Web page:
/* Copy contents of file */
while ((n=getc(fdi)) !=EOF) {
fprintf (fdo, "%u\n", n);
}


I have a slight problem with this: you're comparing
the unsigned value n to the signed value -1 .

This will do what you intended, because in
such a case the signed value is converted to
unsigned. But usually a signed-unsigned comparison
is an error and some compilers or warning levels
will give a diagnostic. Some people like to
avoid signed-unsigned comparisons on principle
because they are often a source of subtle bugs.

Preferable to me would be for 'n' to be signed
(to match the return type of fgetc), and
you can print it with "%d" because getc/fgetc
always returns a non-negative value, except for EOF.

Good point!

I've made the correction.

Thanks,
Dave
Nov 14 '05 #13

P: n/a
Richard Bos wrote:
Robert wrote:
Ok, so taking this example further... what is the best strategy
for dealing with long[er] integers. Say, a time_t (among other
things) for inclusion in a URL. Nevermind the RFC1738 encoding
for the moment (non A-Z,a-z,0-9 characters as %dd in hex) -- or
possibly a slightly modified base64 encoding for URL safety.

First, one converts the 32-bit time_t to network byte order using
htonl(), correct?
You don't know that a time_t is an integer; you don't know that it is

32 bits large; and htonl() isn't ISO C. IIRC POSIX defines all of this, but ISO does not.
Yes, you are right. An ill-chosen example, but instructive
nonetheless. On some platforms the epoch doesn't even begin at
the same point in time, making things worse.
What's more, using a straight, untranslated time_t in _anything_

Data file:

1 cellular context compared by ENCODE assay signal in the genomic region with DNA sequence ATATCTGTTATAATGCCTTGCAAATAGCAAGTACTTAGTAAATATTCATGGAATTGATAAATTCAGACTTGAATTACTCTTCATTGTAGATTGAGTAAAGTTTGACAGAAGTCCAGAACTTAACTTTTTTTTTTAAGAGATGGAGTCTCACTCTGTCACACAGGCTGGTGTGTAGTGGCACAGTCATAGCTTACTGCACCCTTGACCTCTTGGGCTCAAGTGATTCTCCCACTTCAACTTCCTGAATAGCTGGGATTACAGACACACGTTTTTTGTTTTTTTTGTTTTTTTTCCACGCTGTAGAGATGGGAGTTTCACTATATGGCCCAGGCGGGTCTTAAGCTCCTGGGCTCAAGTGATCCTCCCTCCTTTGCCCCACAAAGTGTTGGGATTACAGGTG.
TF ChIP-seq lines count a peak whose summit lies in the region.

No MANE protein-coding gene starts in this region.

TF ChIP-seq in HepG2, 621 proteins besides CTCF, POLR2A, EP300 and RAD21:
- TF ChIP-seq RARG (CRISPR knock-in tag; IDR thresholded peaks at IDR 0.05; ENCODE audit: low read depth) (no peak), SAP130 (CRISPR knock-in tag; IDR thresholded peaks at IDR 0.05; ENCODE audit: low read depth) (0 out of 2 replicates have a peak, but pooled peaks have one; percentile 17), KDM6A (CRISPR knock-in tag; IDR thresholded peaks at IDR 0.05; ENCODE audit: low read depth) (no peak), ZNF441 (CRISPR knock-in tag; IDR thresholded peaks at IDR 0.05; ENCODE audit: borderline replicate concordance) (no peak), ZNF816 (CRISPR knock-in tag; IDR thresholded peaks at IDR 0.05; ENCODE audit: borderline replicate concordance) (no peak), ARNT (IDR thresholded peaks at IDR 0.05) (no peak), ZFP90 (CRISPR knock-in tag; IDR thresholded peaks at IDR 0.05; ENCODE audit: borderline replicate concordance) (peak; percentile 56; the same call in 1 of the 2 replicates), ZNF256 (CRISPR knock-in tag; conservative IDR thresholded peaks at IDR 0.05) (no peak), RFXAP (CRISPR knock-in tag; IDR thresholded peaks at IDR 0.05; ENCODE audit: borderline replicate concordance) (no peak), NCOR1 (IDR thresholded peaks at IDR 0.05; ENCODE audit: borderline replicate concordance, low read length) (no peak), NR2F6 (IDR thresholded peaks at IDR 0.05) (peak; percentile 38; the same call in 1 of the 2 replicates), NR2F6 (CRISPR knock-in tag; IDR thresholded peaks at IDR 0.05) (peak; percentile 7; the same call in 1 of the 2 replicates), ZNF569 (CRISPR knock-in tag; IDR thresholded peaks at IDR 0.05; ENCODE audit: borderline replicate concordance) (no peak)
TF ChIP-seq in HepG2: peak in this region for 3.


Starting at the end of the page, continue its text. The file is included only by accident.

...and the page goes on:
external to your program is a bad idea indeed. If nothing else, sooner or later you'll want to start using 64-bits time_t's - at the very least before 2038.
Understood. What would be your recommendation for passing time values
between systems then? I assume by "untranslated" you mean the raw,
perhaps system-dependent format, and translated would mean some ASCII
representation?

I found a single reference to some kind of proposal for ISO C 200X to
modernize time-related functionality here:

http://www.cl.cam.ac.uk/~mgk25/time/c/

Any other efforts to update/modernize how time is handled?

Regarding applications that use/pass 32-bit time values, take a
look at the mod_unique_id module in Apache -- source here:

http://lxr.webperf.org/source.cgi/mo...nique_id.c#112

At line 112, you'll note a comment about converting from using time_t
to an unsigned int to avoid problems with platforms that use 64-bit
time_t's. All that says is that perhaps it was a bad idea, they're
stuck trying to maintain it for backwards compatibility, but on the
other hand... for something handling lots of requests per second, you
don't want to translate something to some character set, then encode
it.
One probably should find some means of dealing with seconds or
microseconds.
Perhaps I should dig into some sources for protocols that require time
synchronization? But I guess I'm wandering OT for this group.

....
Assuming for the moment that you have a valid 32 bit unsigned integer, with a value that holds meaning (i.e., _not_ a time_t), then you can
leave out the htonl(). &, << and >> work by value, not by bit pattern. Also, you want to use unsigned chars for your bytes (which can hold at least an octet, maybe even more), not a plain char, which can be signed. So you would do

int x;
unsigned char dest[4];
uint_fast32_t i; /* This type is required; uint32_t is not. */
This intrigued me. I can't find much on uint_fast32_t, except that
it is supposed to be the most efficient means of storage for a given
implementation. Please expound on your comment a bit! Thanks,
Richard!

-Robert
i= some_value;
for (x=0; x<4; x++) {
dest[x]=i&0xFF;
i>>=8;
}

if you want dest[0] to hold the low byte of i, or

for (x=3; x>=0; x--) {
dest[x]=i&0xFF;
i>>=8;
}

if you want a big-endian array.

Richard


Nov 14 '05 #14

P: n/a
Robert wrote:
Richard Bos wrote:
uint_fast32_t i; /* This type is required; uint32_t is not. */


This intrigued me. I can't find much on uint_fast32_t, except that
it is supposed to be the most efficient means of storage for a given
implementation. Please expound on your comment a bit!